The saturated zone encompasses the area below ground in which all interconnected openings within the geologic medium are completely filled with water . Many hydrogeologists separate this zone into two subzones: the phreatic zone and the capillary fringe.
The phreatic zone is the area in which the interstitial water will freely flow from pores in the geologic material. Water in the pores of the phreatic zone is at a pressure greater than atmospheric pressure . Lying above, and separated from the phreatic zone by the water table , is the capillary fringe. Capillary action within the voids of the geologic medium causes water to be drawn upward from the top of the phreatic zone or captured as it percolates downward from the overlying unsaturated zone . Unlike the phreatic zone, however, the capillary action causes the water in the pores to have a pressure that is lower than atmospheric pressure. While the pores of both subzones are saturated, the different pressures in each cause the water to behave differently. Water within the phreatic zone will readily flow out of the pores while the negative pressures within the capillary fringe tightly hold the water in place. It is water from the phreatic zone that is collected and pumped from wells and flows into streams and springs .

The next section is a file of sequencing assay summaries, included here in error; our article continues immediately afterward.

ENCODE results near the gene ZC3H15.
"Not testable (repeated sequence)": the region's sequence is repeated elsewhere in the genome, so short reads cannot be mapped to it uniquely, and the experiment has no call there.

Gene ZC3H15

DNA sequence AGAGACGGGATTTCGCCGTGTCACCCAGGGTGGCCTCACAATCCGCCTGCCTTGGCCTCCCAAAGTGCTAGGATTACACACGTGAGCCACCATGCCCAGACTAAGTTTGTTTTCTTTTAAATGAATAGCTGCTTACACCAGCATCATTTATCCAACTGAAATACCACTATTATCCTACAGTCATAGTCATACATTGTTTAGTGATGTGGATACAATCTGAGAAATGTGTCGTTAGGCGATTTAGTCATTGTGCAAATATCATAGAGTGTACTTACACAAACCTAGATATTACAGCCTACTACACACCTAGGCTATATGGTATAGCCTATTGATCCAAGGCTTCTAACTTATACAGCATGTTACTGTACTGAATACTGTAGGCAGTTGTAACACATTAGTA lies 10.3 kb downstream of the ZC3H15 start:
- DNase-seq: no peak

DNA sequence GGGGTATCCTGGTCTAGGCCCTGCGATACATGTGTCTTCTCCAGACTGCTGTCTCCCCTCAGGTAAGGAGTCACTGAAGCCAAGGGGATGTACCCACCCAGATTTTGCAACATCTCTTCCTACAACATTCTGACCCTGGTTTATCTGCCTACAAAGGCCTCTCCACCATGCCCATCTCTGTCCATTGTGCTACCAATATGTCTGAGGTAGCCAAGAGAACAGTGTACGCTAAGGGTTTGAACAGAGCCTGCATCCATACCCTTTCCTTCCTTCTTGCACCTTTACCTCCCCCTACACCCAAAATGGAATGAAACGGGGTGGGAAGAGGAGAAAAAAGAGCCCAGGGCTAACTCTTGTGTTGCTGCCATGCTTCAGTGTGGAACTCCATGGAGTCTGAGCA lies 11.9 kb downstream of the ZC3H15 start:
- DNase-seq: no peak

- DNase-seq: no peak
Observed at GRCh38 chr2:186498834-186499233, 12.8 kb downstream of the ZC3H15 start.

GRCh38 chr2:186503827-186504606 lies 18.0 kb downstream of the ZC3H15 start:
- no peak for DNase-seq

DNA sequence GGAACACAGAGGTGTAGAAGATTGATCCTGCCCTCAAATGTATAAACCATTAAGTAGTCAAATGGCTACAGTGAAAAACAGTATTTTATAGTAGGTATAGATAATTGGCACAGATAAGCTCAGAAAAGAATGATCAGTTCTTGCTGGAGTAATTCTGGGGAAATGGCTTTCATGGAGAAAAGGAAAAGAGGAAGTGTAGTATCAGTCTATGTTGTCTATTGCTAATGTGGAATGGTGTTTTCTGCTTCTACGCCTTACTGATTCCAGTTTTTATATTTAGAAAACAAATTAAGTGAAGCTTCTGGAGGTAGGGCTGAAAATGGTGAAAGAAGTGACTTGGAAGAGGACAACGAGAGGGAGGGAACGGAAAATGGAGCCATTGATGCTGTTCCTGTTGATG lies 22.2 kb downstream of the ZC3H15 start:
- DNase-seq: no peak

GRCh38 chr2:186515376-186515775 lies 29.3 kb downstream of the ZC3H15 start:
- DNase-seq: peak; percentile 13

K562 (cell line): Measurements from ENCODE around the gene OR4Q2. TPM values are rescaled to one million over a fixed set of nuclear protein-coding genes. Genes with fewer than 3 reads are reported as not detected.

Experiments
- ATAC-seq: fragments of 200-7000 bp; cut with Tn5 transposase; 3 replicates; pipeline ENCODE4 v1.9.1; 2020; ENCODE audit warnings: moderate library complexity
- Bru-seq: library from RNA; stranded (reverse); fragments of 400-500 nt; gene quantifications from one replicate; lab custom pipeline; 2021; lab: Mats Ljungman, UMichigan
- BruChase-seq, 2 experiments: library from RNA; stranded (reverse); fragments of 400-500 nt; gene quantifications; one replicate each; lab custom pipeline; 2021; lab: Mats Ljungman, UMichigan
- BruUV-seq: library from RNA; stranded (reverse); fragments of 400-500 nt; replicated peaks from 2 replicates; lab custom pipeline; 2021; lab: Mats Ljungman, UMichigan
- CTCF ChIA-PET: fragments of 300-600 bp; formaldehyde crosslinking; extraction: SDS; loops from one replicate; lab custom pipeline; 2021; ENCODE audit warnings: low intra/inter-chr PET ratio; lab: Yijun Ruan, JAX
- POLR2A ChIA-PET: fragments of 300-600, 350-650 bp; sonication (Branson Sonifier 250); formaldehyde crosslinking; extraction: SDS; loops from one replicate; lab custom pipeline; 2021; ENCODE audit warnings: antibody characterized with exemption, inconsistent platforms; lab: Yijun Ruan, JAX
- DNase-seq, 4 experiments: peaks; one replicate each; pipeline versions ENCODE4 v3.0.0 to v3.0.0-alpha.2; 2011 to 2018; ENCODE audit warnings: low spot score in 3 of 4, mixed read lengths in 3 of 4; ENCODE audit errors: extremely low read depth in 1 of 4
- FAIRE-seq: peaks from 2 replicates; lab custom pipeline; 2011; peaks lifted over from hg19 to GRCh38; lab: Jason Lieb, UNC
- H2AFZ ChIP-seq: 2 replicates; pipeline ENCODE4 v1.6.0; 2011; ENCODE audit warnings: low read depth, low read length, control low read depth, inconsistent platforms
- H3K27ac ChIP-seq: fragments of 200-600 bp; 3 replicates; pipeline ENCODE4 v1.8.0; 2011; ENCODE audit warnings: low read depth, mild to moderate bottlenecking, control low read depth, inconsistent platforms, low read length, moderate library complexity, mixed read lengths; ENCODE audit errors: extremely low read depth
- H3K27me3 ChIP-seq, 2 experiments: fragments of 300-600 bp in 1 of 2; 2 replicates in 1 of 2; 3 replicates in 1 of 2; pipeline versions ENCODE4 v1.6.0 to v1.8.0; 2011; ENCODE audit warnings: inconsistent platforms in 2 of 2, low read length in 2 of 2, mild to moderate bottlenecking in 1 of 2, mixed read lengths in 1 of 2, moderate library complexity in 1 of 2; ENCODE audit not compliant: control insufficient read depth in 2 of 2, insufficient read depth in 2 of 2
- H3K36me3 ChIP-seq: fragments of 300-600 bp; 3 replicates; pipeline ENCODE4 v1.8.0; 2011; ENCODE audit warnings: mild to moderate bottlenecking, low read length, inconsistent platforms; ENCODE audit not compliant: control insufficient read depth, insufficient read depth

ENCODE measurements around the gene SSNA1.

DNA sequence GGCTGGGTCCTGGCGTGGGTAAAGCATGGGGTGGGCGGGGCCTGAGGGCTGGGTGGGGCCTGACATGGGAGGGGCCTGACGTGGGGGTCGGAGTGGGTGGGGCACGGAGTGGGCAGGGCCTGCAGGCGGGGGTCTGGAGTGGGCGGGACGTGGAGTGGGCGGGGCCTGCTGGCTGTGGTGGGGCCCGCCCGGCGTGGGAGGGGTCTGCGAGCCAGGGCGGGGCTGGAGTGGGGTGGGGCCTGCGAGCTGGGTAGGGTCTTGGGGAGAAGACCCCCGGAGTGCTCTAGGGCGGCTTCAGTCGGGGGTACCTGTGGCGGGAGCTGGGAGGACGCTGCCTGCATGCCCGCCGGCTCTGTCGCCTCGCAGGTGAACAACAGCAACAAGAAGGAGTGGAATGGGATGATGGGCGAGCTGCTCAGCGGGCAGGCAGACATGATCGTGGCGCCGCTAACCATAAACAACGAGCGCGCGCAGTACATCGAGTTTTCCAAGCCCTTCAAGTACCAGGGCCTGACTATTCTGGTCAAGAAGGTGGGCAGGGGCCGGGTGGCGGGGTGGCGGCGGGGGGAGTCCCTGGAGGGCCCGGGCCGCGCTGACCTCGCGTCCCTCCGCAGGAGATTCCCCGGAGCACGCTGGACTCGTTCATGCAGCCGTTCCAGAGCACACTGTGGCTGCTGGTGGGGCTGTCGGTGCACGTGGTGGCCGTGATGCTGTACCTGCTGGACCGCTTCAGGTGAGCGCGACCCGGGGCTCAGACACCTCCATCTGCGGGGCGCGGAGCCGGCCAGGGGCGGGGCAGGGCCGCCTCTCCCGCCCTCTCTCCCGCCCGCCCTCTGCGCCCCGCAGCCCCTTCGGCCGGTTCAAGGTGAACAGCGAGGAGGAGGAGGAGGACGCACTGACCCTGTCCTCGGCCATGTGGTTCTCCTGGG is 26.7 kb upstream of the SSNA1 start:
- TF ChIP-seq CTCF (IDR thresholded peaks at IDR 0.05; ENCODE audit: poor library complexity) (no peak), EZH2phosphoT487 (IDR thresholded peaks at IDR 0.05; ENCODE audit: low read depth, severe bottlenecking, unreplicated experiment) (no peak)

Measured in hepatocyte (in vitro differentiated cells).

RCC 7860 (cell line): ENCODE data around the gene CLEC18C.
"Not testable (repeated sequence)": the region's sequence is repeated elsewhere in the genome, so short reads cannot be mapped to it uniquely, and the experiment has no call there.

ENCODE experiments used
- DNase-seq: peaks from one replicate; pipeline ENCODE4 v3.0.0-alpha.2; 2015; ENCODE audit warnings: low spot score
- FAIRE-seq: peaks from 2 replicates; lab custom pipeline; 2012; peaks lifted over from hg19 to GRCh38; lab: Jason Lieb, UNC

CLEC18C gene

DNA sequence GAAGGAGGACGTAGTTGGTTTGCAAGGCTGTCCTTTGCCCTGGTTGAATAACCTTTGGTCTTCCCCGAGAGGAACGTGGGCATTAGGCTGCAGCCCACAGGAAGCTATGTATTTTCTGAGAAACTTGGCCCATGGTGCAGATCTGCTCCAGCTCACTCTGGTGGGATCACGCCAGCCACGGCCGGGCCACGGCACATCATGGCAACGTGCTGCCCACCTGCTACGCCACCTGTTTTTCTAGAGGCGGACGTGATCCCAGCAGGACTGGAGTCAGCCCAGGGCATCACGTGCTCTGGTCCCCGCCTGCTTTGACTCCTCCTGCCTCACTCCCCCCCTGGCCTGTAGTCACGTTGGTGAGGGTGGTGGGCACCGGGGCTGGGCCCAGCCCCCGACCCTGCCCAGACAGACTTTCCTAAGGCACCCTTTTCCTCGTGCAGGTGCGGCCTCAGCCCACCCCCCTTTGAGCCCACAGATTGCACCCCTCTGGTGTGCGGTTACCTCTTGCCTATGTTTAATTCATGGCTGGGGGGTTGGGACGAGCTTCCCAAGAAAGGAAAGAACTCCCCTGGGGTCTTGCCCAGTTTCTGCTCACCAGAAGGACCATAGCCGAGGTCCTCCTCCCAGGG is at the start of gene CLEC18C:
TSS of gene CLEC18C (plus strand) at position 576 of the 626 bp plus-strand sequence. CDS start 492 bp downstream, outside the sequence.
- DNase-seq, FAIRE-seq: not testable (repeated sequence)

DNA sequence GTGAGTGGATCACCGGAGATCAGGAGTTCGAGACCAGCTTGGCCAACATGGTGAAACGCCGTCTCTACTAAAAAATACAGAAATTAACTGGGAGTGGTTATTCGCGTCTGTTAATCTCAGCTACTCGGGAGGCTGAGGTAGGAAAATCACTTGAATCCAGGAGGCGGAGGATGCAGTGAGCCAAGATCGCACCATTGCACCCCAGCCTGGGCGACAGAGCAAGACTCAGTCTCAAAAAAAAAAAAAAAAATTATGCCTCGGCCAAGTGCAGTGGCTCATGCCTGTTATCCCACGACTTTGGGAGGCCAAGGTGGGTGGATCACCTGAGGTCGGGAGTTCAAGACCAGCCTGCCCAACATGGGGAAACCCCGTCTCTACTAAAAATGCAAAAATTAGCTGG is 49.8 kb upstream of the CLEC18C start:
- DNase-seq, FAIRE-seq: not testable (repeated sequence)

Water within the phreatic portion of the saturated zone moves through the interconnected pores of the geologic material in response to the influences of gravity and pressure from overlying water. Rates of groundwater movement within the saturated zone ranges from a few feet per year to several feet per day depending upon local conditions. Only in larger fractures or karst systems do velocities approach those seen in surface flows.
The saturated zone extends downward from the capillary fringe to the depth where rock densities increase to the point that migration of fluids is impossible. In deep sedimentary basins, this may occur at depths of approximately 50,000 feet. At these extreme depths, the voids are no longer inter-connected or not present.
Localized saturated zones can occur within the unsaturated zone when heterogeneities within the geologic medium cause differential downward percolation of water. Specifically, layers or lenses of low permeability , such as clay or shale, can retard the movement of water in the unsaturated zone and cause it to pool above the layer. This forms a perched zone of saturation.
See also Hydrogeology; Karst topography; Porosity and permeability